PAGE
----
One of the biggest problems that many marriages encounter is that one or both parties don't know how to put their feelings into words or don't even know what their feelings are. This can lead to hastily constructed statements that don't get to the core of the problem, cause misunderstandings, and develop more hurt. Here are some ways to pay attention to your emotions and utilize them to communicate more effectively with your spouse.
1. Write Down Your Thoughts
There's a good chance that you and your spouse have patterns of behavior that can be destructive for both of you. For example, you might get upset when your spouse plays video games with his or her friends instead of going out to dinner with you on a Friday night. You might try to push the feelings down because you like it when your spouse hangs out with his or her friends because it makes your spouse happy and that the hurt you feel is silly and childish. Then, the feelings eventually come welling up and you eventually shout at your spouse that he or she "never talks to you."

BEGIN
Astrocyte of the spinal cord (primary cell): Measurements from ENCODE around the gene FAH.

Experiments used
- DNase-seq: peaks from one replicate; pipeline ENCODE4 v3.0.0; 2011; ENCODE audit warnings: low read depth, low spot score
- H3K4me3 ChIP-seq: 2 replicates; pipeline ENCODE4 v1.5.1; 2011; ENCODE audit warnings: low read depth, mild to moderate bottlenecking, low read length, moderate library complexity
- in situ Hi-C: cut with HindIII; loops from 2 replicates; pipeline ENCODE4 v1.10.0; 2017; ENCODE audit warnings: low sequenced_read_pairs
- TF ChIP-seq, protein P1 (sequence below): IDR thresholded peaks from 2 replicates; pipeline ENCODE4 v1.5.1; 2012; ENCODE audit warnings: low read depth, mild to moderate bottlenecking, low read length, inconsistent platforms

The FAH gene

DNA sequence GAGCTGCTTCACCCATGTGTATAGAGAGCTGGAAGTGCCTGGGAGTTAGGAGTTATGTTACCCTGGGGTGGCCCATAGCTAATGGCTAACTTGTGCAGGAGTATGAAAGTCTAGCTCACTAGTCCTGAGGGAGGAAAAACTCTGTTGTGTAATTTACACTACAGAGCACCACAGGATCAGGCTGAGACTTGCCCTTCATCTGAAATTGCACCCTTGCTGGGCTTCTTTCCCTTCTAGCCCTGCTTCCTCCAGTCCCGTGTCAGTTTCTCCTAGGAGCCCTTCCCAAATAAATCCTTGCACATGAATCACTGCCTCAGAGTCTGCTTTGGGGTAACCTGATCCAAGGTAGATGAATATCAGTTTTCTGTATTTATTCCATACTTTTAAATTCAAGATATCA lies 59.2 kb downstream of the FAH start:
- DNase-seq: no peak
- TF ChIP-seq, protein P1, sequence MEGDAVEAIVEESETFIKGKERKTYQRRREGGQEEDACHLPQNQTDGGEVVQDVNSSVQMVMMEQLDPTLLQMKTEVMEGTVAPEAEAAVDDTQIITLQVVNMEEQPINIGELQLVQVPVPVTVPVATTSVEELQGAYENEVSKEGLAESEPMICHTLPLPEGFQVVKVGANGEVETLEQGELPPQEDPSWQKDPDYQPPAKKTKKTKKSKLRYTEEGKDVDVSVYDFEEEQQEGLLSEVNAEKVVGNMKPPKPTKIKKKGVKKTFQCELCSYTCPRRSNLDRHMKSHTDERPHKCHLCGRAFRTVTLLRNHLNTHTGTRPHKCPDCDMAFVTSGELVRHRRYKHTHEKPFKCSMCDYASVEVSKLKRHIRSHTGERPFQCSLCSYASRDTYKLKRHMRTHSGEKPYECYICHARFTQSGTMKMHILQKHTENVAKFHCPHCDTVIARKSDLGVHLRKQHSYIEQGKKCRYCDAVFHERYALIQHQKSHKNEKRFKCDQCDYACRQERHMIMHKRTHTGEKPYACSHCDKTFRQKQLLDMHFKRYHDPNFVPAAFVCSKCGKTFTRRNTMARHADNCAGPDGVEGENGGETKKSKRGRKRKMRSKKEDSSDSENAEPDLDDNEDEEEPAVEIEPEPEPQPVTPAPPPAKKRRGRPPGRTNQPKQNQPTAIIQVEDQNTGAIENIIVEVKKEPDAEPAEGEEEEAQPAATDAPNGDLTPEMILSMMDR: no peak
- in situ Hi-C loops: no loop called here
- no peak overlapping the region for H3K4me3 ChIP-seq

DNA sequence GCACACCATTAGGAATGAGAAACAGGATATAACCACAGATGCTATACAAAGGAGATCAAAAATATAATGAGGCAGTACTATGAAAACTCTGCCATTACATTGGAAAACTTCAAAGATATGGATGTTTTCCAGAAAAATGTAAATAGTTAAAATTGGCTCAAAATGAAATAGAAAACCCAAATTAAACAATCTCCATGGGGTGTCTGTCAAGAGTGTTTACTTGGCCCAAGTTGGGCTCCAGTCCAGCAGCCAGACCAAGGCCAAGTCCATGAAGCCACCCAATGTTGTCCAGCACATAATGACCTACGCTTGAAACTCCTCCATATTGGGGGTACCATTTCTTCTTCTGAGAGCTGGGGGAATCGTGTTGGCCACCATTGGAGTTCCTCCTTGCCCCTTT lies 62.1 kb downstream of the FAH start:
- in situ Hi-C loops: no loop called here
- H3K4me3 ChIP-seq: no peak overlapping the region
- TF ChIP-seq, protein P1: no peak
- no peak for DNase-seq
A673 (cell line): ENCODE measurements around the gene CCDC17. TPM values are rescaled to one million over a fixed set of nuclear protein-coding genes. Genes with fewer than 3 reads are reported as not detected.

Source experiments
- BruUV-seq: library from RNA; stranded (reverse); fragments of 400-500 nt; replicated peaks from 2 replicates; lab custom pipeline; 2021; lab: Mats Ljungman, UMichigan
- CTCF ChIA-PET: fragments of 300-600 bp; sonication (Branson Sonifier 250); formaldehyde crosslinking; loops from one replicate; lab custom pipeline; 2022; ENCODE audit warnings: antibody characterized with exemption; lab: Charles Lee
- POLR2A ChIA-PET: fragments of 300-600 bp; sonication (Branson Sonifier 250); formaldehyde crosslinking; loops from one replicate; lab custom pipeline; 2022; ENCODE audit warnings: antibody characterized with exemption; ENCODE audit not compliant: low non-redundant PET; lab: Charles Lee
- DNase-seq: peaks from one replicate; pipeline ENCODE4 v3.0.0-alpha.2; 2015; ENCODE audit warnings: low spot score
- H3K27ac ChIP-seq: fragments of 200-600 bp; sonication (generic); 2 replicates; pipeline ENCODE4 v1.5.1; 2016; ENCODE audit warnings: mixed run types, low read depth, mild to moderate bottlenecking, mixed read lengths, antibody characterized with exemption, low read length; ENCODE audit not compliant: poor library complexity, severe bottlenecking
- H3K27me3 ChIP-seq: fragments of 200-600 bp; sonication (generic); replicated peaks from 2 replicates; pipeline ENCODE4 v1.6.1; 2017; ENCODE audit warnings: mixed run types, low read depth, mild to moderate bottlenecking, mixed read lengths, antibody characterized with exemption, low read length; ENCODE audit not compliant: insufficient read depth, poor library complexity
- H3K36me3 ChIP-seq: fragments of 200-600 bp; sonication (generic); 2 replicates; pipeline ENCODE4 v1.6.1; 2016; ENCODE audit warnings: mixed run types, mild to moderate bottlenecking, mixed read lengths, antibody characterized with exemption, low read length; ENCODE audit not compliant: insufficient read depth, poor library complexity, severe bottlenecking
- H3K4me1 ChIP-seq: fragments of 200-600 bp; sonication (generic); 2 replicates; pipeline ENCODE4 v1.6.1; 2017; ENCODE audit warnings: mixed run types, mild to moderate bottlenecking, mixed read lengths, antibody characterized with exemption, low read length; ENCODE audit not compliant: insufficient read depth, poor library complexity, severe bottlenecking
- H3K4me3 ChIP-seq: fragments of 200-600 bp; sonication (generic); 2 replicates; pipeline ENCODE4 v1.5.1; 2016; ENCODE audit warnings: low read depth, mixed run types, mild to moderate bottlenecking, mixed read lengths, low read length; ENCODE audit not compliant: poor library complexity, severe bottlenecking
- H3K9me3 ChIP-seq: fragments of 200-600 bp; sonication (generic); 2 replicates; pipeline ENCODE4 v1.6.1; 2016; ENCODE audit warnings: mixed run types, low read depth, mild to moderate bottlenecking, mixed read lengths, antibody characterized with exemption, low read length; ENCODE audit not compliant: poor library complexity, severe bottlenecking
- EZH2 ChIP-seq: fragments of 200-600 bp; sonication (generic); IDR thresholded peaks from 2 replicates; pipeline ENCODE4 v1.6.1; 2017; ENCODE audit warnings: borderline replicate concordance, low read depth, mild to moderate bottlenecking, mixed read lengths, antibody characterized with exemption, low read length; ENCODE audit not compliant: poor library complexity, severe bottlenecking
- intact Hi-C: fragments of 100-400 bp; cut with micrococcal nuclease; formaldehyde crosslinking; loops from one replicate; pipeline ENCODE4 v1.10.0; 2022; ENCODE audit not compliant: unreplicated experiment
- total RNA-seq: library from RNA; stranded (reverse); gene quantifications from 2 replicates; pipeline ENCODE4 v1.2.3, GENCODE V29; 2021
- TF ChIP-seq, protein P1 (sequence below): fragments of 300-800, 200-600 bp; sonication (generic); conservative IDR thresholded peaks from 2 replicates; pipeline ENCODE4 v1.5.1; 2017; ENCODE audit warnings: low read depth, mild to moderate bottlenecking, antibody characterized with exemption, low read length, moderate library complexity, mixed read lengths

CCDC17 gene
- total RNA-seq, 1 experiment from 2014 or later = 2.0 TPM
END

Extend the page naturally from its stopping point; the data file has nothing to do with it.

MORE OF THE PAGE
After each time you go through this pattern, you need to write down the thoughts that you have. Maybe you have thoughts about being bored, about being unappreciated, or about being lonely. All of these thoughts have an underlying emotion with them. By writing down your thoughts after each encounter, you will be able to tease out the emotions behind your thoughts and spot the patterns.
2. Put Emotions into Words
Once you think you have a pattern of emotions that you feel, write these down as well. Then, try to put them into words out loud. Talk about how you first feel hurt when your partner chooses his or her friends over you, then you feel frustrated because you thought you had plans, they didn't happen, and now you're bored, and then you feel worried about your feelings of hurt and frustration. Saying this out loud reduces the emotions to events that occurred, rather than life-altering sways of energy. It helps you put the emotions into perspective.
3. Talk to Your Partner
Finally, say the emotions that you feel to your partner in order to clue him or her as to what's going on. Invite your partner to do the same. By telling each other your emotions, you foster empathy between both of you and allow you to reach a compromise.
For more information, talk to a counselor like Malan Relationship Health that specializes in helping people in marriages resolve their emotions.